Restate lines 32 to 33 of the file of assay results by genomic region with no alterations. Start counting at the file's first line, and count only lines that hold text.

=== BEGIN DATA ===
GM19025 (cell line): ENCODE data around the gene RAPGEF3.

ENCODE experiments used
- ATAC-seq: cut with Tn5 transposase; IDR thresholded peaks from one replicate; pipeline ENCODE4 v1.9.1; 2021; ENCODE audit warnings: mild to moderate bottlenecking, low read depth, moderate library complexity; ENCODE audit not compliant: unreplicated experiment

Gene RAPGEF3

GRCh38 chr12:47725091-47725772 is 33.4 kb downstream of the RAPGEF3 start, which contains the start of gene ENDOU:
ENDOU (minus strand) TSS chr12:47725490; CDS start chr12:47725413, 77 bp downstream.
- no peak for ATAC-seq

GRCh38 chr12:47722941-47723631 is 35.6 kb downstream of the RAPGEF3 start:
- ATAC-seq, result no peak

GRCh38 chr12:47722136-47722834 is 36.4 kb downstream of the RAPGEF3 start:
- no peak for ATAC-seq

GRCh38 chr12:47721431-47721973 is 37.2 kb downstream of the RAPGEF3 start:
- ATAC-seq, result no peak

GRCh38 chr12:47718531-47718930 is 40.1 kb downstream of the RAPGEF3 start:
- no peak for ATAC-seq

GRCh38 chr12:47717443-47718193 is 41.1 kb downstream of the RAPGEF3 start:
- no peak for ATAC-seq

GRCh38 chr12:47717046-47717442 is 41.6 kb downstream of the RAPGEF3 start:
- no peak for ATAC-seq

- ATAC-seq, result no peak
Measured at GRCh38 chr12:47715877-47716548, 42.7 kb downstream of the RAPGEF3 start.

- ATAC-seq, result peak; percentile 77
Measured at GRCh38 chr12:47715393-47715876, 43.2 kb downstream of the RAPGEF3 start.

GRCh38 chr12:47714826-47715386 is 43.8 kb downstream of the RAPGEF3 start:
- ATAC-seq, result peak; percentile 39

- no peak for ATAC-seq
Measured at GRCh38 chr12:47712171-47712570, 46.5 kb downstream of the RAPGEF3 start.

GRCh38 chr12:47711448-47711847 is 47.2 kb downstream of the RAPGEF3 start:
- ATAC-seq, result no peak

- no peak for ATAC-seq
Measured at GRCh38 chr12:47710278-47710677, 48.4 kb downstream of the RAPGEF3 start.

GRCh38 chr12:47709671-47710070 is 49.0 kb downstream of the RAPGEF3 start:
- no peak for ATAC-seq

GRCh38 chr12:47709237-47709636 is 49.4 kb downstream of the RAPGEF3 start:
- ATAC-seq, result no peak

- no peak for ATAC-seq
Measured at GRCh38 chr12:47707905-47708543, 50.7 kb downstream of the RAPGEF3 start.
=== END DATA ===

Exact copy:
GRCh38 chr12:47709671-47710070 is 49.0 kb downstream of the RAPGEF3 start:
- no peak for ATAC-seq